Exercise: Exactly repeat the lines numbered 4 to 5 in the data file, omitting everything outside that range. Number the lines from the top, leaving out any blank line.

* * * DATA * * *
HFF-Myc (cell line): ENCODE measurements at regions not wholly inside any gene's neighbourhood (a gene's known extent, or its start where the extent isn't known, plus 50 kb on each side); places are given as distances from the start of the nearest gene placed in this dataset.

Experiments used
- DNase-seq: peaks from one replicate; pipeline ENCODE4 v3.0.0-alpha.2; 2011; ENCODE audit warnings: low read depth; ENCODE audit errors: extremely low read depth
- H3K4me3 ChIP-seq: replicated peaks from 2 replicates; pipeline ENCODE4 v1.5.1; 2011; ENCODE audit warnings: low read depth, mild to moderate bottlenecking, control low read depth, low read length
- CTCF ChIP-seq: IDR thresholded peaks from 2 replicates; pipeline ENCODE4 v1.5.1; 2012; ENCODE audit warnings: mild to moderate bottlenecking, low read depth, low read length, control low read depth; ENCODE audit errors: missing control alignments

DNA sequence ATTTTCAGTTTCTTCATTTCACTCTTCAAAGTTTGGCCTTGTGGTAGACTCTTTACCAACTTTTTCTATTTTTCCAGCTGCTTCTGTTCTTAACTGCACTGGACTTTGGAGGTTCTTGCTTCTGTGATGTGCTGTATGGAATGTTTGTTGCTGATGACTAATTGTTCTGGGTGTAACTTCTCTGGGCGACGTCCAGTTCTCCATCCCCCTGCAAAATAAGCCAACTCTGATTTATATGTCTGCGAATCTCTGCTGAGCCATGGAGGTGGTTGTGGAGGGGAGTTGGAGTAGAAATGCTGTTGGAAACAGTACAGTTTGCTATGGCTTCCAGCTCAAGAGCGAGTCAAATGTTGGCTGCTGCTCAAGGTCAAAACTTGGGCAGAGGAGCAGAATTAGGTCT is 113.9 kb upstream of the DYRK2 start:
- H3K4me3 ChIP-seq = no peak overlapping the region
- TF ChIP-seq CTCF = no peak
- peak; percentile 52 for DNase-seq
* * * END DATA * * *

- H3K4me3 ChIP-seq: replicated peaks from 2 replicates; pipeline ENCODE4 v1.5.1; 2011; ENCODE audit warnings: low read depth, mild to moderate bottlenecking, control low read depth, low read length
- CTCF ChIP-seq: IDR thresholded peaks from 2 replicates; pipeline ENCODE4 v1.5.1; 2012; ENCODE audit warnings: mild to moderate bottlenecking, low read depth, low read length, control low read depth; ENCODE audit errors: missing control alignments